A/Prof David van der Poorten
Dr Roslyn Vongsuvanh
  Prof Golo Ahlenstiel
Dr Way Siow

Appointments & Enquiries:  (02) 8711 0160

SMH2Current Research


Faecal Microbiota Transplant (FMT) for recurrent or severe Clostridium Difficile infection


Clostridium Difficile infection is a cause of diarrhoea that can be both serious and difficult to eradicate. The infection often occurs after antibiotics have reduced the richness of normal bowel flora, or it can be transmitted from an infected individual by faecal/oral route. Over the last 10 years Clostridium Difficile infection in Australia has increased almost 10-fold, with almost 20% of cases resistant to standard antibiotics used for its treatment. Severe Clostridium Difficile Colitis is a very serious condition that has a high mortality and may require surgical removal of the bowel.


Faecal Microbiota Transplant has been shown to be highly effective for both recurrent and severe Clostridium Difficile infection by replacing and renewing the richness of colonic flora. The procedure involves infusing faeces into the patients large bowel at Colonoscopy from a fully screened anonymous donor.


The bacteria and gut flora within the faeces then colonise the patients bowel

and generally within a day or two diarrhoea resolves.


A/Prof David van der Poorten is the lead investigator on this study at Westmead Hospital and Prof Golo Ahlenstiel and Dr Way Siow are associate investigators. The study is being performed in conjunction with the Centre for Infectious Diseases and Microbiology Laboratory Services, at Pathology West. The study is ONLY investigating the role of FMT in Clostridium Difficile infection, and not for any other indication.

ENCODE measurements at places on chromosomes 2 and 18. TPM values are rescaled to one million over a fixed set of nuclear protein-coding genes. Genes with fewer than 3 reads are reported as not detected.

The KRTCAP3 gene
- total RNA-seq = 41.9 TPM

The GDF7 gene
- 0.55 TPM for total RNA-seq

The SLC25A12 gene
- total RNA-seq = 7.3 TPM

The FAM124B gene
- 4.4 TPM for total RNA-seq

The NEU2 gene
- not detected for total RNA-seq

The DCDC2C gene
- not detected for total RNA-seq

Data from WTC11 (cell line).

FMT for web 4BC



Association between Non-alcoholic fatty liver disease (NAFLD) and colorectal neoplasia (bowel polyps and cancer)


It has been established for some time that obesity, diabetes and other metabolic disorders increase the risk of colorectal cancer and advanced bowel polyps (adenomas). More recently, patients with Non-alcoholic fatty liver disease (NAFLD) and particularly those with Non-alcoholic steatohepatitis (NASH) were shown to have an increased risk of advanced bowel polyps, but the extent of this risk and the need for screening guidelines in NAFLD is yet to be established.


Dr David van der Poorten and Dr Way Siow are investigating this link by recruiting all eligible patients referred for a screening colonoscopy at Westmead hospital and HSS. As part of the study patients will have a fibroscan and body fat analysis on the day of colonoscopy in addition to fasting blood tests and stool analysis. These results will be compared with colonoscopy findings, particularly polyp numbers, type and size. Patients will be given detailed results of all their investigations and appropriate follow up if any liver abnormalities are detected.